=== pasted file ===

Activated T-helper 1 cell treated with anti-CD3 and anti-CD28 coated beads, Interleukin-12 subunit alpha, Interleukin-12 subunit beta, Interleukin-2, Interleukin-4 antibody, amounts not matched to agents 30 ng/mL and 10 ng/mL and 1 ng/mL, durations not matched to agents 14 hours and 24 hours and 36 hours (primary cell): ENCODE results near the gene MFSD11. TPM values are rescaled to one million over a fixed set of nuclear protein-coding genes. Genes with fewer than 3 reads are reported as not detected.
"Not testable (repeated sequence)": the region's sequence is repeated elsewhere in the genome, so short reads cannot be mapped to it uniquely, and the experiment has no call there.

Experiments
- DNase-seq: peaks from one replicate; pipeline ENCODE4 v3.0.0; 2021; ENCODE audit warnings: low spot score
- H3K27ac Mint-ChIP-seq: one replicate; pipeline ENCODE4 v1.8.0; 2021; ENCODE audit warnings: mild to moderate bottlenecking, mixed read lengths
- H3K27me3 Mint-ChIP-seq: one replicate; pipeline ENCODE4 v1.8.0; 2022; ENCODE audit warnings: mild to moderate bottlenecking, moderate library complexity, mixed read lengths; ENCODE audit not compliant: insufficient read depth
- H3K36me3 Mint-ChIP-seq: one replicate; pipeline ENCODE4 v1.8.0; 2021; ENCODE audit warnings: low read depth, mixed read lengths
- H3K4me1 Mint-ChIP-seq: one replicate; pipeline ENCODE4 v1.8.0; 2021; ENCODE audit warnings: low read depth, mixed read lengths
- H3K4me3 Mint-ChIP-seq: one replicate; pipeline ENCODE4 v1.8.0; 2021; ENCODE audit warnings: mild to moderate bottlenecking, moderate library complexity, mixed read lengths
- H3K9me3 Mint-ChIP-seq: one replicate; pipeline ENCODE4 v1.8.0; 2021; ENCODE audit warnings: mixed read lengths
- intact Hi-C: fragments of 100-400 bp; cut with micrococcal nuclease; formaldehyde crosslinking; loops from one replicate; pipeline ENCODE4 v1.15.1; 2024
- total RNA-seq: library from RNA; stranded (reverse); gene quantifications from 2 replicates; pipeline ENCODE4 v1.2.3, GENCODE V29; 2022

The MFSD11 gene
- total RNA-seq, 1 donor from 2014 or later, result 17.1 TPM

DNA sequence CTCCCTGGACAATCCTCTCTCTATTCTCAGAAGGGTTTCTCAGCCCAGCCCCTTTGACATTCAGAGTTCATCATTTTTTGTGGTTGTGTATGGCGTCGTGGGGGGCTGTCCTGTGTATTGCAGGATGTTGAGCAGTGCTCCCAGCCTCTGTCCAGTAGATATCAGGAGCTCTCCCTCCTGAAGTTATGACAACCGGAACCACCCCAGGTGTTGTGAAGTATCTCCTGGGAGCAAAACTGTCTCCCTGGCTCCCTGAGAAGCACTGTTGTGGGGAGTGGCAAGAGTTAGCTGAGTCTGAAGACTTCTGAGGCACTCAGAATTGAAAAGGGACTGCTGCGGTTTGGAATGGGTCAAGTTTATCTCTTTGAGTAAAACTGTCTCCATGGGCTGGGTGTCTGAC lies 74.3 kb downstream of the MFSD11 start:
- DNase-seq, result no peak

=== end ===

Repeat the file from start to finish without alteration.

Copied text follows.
Activated T-helper 1 cell treated with anti-CD3 and anti-CD28 coated beads, Interleukin-12 subunit alpha, Interleukin-12 subunit beta, Interleukin-2, Interleukin-4 antibody, amounts not matched to agents 30 ng/mL and 10 ng/mL and 1 ng/mL, durations not matched to agents 14 hours and 24 hours and 36 hours (primary cell): ENCODE results near the gene MFSD11. TPM values are rescaled to one million over a fixed set of nuclear protein-coding genes. Genes with fewer than 3 reads are reported as not detected.
"Not testable (repeated sequence)": the region's sequence is repeated elsewhere in the genome, so short reads cannot be mapped to it uniquely, and the experiment has no call there.

Experiments
- DNase-seq: peaks from one replicate; pipeline ENCODE4 v3.0.0; 2021; ENCODE audit warnings: low spot score
- H3K27ac Mint-ChIP-seq: one replicate; pipeline ENCODE4 v1.8.0; 2021; ENCODE audit warnings: mild to moderate bottlenecking, mixed read lengths
- H3K27me3 Mint-ChIP-seq: one replicate; pipeline ENCODE4 v1.8.0; 2022; ENCODE audit warnings: mild to moderate bottlenecking, moderate library complexity, mixed read lengths; ENCODE audit not compliant: insufficient read depth
- H3K36me3 Mint-ChIP-seq: one replicate; pipeline ENCODE4 v1.8.0; 2021; ENCODE audit warnings: low read depth, mixed read lengths
- H3K4me1 Mint-ChIP-seq: one replicate; pipeline ENCODE4 v1.8.0; 2021; ENCODE audit warnings: low read depth, mixed read lengths
- H3K4me3 Mint-ChIP-seq: one replicate; pipeline ENCODE4 v1.8.0; 2021; ENCODE audit warnings: mild to moderate bottlenecking, moderate library complexity, mixed read lengths
- H3K9me3 Mint-ChIP-seq: one replicate; pipeline ENCODE4 v1.8.0; 2021; ENCODE audit warnings: mixed read lengths
- intact Hi-C: fragments of 100-400 bp; cut with micrococcal nuclease; formaldehyde crosslinking; loops from one replicate; pipeline ENCODE4 v1.15.1; 2024
- total RNA-seq: library from RNA; stranded (reverse); gene quantifications from 2 replicates; pipeline ENCODE4 v1.2.3, GENCODE V29; 2022

The MFSD11 gene
- total RNA-seq, 1 donor from 2014 or later, result 17.1 TPM

DNA sequence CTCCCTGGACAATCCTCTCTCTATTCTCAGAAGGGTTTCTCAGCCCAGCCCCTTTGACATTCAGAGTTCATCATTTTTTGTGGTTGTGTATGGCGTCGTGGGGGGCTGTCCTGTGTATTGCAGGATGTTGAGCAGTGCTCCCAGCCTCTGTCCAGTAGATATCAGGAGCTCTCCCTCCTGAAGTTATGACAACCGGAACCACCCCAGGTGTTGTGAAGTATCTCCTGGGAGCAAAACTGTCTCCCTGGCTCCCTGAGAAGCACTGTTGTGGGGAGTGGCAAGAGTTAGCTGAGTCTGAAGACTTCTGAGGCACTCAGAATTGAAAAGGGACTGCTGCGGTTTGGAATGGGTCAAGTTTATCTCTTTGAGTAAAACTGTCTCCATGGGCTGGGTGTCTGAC lies 74.3 kb downstream of the MFSD11 start:
- DNase-seq, result no peak